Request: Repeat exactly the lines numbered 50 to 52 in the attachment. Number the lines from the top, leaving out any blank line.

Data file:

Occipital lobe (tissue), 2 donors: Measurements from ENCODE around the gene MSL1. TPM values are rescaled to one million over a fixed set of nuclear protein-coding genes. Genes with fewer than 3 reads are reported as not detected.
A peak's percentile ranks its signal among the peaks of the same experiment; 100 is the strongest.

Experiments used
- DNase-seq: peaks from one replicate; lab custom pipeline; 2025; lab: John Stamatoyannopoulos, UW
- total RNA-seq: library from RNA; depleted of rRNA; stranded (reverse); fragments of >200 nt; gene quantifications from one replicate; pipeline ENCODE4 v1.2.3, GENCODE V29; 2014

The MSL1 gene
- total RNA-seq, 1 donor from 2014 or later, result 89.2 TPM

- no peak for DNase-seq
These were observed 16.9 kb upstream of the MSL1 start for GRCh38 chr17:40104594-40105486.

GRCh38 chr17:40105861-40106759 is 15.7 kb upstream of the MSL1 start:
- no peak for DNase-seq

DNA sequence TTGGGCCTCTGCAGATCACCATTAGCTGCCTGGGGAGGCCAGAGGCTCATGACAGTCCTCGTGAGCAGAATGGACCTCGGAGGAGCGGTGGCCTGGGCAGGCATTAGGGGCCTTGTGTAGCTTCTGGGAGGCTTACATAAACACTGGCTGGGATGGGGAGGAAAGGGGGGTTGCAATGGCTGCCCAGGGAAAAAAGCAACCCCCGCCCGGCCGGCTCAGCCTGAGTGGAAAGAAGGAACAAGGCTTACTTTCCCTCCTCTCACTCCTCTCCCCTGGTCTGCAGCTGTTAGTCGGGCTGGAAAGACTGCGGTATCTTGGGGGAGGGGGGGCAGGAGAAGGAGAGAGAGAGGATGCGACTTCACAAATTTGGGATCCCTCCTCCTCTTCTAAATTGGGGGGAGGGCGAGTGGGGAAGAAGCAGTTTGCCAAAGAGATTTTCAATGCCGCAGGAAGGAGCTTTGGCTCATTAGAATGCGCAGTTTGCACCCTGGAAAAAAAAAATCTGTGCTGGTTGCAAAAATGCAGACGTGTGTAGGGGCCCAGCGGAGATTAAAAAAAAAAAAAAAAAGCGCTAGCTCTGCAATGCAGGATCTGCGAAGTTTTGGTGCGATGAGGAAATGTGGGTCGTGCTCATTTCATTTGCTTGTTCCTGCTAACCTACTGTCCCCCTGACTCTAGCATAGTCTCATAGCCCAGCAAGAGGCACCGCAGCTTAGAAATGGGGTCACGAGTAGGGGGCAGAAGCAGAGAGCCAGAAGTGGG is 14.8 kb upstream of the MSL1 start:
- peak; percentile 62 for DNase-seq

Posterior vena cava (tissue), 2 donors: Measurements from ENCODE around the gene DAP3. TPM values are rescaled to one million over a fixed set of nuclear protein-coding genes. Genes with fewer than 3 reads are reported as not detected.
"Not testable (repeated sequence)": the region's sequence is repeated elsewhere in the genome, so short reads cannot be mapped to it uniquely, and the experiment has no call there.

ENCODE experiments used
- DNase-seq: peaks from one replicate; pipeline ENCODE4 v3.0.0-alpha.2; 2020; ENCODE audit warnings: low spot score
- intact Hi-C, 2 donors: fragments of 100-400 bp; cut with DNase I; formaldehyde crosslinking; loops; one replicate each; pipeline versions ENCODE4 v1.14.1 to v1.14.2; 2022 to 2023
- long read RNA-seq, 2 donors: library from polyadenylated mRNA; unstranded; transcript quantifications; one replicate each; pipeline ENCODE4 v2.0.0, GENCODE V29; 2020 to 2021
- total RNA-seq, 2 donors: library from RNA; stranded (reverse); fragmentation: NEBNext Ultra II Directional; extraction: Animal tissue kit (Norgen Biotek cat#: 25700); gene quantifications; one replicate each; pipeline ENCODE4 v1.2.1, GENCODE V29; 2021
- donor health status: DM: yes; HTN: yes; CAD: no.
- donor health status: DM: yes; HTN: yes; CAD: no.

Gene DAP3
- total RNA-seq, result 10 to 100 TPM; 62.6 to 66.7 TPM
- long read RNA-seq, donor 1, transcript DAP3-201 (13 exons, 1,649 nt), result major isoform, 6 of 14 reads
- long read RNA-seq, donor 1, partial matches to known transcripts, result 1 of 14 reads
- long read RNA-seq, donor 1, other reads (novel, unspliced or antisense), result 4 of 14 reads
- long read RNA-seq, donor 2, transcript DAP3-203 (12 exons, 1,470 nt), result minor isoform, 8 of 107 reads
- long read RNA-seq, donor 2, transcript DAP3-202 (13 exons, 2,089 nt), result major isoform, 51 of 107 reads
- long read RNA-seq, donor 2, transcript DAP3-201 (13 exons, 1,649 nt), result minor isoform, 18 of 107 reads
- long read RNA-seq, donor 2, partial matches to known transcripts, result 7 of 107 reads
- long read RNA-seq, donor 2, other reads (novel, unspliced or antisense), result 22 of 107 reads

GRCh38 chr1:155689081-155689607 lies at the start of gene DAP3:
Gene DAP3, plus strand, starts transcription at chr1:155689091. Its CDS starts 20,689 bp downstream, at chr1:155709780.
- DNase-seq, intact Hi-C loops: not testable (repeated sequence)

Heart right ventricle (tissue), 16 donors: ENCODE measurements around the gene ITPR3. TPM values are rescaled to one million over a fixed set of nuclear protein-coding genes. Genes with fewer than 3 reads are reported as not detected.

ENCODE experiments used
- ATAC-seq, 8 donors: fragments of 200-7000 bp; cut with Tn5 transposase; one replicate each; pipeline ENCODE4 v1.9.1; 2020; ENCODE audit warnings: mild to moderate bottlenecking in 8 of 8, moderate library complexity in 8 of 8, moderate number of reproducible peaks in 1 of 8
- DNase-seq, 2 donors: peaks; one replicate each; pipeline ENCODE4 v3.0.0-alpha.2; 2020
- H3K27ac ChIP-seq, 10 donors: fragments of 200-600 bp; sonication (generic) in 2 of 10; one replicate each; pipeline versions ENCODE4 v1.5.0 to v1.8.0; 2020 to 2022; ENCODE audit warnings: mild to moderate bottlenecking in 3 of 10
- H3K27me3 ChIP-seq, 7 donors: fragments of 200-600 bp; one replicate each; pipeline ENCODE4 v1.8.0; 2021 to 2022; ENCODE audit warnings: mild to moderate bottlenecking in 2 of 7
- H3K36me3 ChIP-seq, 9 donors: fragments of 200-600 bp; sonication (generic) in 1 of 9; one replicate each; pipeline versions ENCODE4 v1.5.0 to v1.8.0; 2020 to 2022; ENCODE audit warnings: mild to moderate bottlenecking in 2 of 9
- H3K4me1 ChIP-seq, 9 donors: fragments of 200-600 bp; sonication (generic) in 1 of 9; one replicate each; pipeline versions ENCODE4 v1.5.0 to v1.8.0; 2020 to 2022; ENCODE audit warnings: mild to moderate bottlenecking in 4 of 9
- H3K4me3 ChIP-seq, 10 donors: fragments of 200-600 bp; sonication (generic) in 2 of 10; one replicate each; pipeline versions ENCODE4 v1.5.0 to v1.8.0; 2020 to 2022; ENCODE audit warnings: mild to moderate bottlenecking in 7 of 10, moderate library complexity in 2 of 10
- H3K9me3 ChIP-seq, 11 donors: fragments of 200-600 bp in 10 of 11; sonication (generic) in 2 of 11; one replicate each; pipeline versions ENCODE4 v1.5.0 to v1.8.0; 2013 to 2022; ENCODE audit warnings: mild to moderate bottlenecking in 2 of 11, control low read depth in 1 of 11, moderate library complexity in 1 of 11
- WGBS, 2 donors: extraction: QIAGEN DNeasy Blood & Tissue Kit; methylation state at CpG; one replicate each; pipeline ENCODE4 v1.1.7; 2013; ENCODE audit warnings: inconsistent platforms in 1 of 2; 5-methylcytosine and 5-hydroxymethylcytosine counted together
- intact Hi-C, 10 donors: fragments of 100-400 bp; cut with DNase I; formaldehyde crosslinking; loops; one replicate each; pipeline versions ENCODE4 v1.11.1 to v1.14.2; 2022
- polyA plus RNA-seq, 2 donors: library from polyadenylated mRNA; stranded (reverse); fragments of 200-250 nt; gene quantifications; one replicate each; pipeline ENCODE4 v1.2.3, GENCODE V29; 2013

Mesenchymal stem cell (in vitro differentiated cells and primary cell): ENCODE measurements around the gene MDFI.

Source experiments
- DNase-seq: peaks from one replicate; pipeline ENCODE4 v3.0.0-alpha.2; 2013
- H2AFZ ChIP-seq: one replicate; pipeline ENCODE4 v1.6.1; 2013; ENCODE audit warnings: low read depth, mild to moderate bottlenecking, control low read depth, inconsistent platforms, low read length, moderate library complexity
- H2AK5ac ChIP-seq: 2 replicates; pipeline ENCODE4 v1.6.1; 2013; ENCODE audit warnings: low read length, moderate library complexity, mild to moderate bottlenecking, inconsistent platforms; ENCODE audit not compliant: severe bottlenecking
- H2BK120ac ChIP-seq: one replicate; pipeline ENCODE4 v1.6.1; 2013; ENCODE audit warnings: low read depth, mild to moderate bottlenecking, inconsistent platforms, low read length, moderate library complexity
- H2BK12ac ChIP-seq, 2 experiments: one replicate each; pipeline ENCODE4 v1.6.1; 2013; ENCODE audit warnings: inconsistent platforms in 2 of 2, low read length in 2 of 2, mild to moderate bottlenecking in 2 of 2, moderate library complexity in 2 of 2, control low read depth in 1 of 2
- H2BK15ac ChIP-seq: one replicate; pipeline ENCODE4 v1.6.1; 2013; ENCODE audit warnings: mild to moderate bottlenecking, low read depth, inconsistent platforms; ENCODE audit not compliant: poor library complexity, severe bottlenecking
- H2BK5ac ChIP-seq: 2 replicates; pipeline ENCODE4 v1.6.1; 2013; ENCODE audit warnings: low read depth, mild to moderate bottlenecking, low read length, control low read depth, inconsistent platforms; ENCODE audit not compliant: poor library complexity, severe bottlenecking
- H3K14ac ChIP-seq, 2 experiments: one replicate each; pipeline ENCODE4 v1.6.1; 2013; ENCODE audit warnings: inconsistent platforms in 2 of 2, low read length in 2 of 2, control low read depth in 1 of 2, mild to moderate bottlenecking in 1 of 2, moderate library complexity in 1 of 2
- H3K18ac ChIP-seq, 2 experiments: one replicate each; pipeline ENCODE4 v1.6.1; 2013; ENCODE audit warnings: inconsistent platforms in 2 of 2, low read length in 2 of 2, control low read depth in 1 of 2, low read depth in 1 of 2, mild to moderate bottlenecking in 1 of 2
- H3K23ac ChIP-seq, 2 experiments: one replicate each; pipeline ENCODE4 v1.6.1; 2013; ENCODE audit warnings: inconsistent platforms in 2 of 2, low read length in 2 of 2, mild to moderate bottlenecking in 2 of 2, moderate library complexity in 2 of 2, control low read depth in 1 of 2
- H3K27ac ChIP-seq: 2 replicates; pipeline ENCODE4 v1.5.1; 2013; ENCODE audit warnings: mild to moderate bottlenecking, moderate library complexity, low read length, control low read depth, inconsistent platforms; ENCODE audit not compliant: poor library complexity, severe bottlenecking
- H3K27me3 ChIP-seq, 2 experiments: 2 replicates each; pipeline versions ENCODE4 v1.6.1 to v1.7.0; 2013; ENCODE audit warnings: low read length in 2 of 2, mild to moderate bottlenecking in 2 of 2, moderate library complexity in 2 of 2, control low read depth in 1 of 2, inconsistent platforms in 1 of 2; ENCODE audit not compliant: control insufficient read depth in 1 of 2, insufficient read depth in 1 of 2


Source experiments
- DNase-seq: peaks from one replicate; pipeline ENCODE4 v3.0.0-alpha.2; 2013
- H2AFZ ChIP-seq: one replicate; pipeline ENCODE4 v1.6.1; 2013; ENCODE audit warnings: low read depth, mild to moderate bottlenecking, control low read depth, inconsistent platforms, low read length, moderate library complexity